News

Portland Commissioner Fish against business tax hike

A proposed Portland business tax hike — seeking to raise $9 million for city programming may be on the way out.

From OPB:

In a council work session Tuesday, (Commissioner Nick Fish) said the council has recently asked the business community to shoulder other new costs, due to laws requiring paid sick leave and raising the minimum wage. 

“One of the things that I’m hearing from the community, it’s the straw that breaks the camel’s back syndrome,” he said. 

 

 

President Obama to visit Hiroshima

In a visit to Hiroshima this month, President Barack Obama is the first serving U.S. president to travel to the city since the nuclear bombing in 1945.

From BBC:

The visit will be part of an Asian trip from 21-28 May that will also take in Vietnam.

The Hiroshima bombing on 6 August 1945 killed 140,000 people. Along with a second bombing on Nagasaki - it is credited with ending World War Two.

The White House said there would be no apology for the bombings.

A statement from Mr. Obama's press secretary read: "The President will make an historic visit to Hiroshima with Prime Minister [Shinzo] Abe to highlight his continued commitment to pursuing peace and security in a world without nuclear weapons."

DOJ sues North Carolina over LGBT law

After filing a suit against the Department of Justice, the DOJ has now filed its own lawsuit against North Carolina.

From NPR:

The state's legal filing came ahead of an end-of-Monday deadline for North Carolina to respond to the Department of Justice over the law barring protections for LGBT people in the state.

The state law in question, known as HB2, requires transgender people at state facilities, including schools, to use the restroom that corresponds to the sex on their birth certificate — not their identified gender.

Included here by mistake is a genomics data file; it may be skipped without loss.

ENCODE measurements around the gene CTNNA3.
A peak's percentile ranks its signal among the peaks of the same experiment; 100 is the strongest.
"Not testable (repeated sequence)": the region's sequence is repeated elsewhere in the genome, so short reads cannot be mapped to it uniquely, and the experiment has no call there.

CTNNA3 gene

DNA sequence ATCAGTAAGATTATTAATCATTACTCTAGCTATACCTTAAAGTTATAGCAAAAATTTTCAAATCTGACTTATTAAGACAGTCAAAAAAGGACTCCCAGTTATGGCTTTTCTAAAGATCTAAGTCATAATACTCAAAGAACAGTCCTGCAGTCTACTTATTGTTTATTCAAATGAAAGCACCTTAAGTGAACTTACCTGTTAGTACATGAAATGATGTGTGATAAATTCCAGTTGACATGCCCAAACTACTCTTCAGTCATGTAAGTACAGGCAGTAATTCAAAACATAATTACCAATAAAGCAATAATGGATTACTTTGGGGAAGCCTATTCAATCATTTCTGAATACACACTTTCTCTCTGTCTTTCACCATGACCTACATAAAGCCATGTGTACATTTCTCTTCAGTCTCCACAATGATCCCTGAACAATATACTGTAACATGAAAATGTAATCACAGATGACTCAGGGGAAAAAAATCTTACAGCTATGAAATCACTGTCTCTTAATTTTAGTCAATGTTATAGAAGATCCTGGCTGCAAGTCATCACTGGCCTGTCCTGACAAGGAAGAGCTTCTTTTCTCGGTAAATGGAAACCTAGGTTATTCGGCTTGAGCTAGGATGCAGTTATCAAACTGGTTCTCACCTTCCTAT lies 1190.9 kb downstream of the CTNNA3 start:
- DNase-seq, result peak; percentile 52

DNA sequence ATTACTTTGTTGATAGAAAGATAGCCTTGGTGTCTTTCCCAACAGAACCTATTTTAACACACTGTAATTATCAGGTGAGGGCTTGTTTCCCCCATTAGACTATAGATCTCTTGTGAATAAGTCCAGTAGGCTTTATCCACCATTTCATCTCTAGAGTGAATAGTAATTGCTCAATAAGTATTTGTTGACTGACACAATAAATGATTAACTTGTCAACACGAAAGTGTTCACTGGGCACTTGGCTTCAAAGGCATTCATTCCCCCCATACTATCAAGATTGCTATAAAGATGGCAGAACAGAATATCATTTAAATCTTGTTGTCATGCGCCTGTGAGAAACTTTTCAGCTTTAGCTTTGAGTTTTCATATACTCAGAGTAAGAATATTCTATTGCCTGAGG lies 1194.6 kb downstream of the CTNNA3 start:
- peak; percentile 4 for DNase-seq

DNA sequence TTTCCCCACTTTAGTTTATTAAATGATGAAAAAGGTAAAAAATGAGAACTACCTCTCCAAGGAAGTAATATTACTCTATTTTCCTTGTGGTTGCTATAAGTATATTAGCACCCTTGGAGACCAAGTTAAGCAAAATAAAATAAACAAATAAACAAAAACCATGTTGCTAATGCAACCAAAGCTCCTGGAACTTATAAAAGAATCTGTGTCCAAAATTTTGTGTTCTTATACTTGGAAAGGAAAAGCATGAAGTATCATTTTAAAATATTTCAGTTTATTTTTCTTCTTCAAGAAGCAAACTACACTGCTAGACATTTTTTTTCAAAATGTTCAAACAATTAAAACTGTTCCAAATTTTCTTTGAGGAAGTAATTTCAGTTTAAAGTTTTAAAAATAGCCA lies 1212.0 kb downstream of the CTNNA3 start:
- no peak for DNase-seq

Deschutes County approves solar farm

The approved solar farm near Redmond will have a capacity of nearly 10 megawatts.

From Portland Business Journal

That project will consist of solar panels on 96 acres. The 10-megawatt project could provide enough power to energize around 1,500 homes annually. It follows plans for a 20-megawatt installation east of Bend.

Those and similarly sized solar projects around the state were boosted in March. After legislation passed to increase the state's Renewable Portfolio Standard to 50 percent — doubling the renewable energy in Oregon's electric supply — another bill incentivizing small utility-scale solar projects was approved to help encourage such energy development in Oregon.

Eugene scraps Willamette planning effort

The Eugene City Counci unanimously withdrew South Wilamette Special Area Zone considerations Monday.

From Register-Guard:

With the decision, Councilor George Brown said city officials were acknowledging “we gave it our best effort but it just didn’t work.”

“This will set everyone’s minds at ease that it’s going away, it’s not coming back,” he said.

 

Bernie Sanders to rally Tuesday in Salem

Democratic presidential candidate Sen. Bernie Sanders will host a campaign rally today at the Salem Armory Auditorium.

From Statesman Journal:

Sanders is expected to give his stump speech, discussing the influence of money in politics, making public colleges tuition-free, fighting climate change and implementing universal health care.

The candidate is trailing former Secretary of State Hillary Clinton in the race to claim the Democratic nomination. Despite that, Sanders is posturing strongly in Oregon. The Salem rally will be his fourth campaign stop in the Beaver State — Hillary Clinton has not yet visited.

Intel layoffs will impact Oregon workforce

One of the biggest layoffs in Intel's history last month will likely strain the Oregon workforce, but with numerous companies seeking skilled workers, it's possible workers have an opportunity for employment.

From OregonLive:

While Oregon tech jobs are at their healthiest point in a decade, the sudden addition of hundreds of job hunters – with hundreds more to come – will "strain" local hiring capacity, said Dominic Moore, president of Flux Resources, a Lake Oswego recruitment firm.

"I think it's going to be tough," Moore said. "I don't want to sugarcoat anything. People need to expect it's going to be a process."

The state's flourishing technology ecosystem, though, is stocked with fast-growing companies hungry for skilled workers. Some of those companies are leaping at the opportunity to recruit former Intel employees.

MAX mess starts today

TriMet will close a stretch of track in downtown Portland for repairs May 8-21.

From OregonLive:

Do not take MAX. Don't do it. If you need convincing:

From the east side, on an average morning commute, 63 trains cross the Steel Bridge into downtown. During the disruption, the number will be 29.
From the west side, 32 Blue and Red Line trains normally arrive downtown. During the disruption, it'll be 18.

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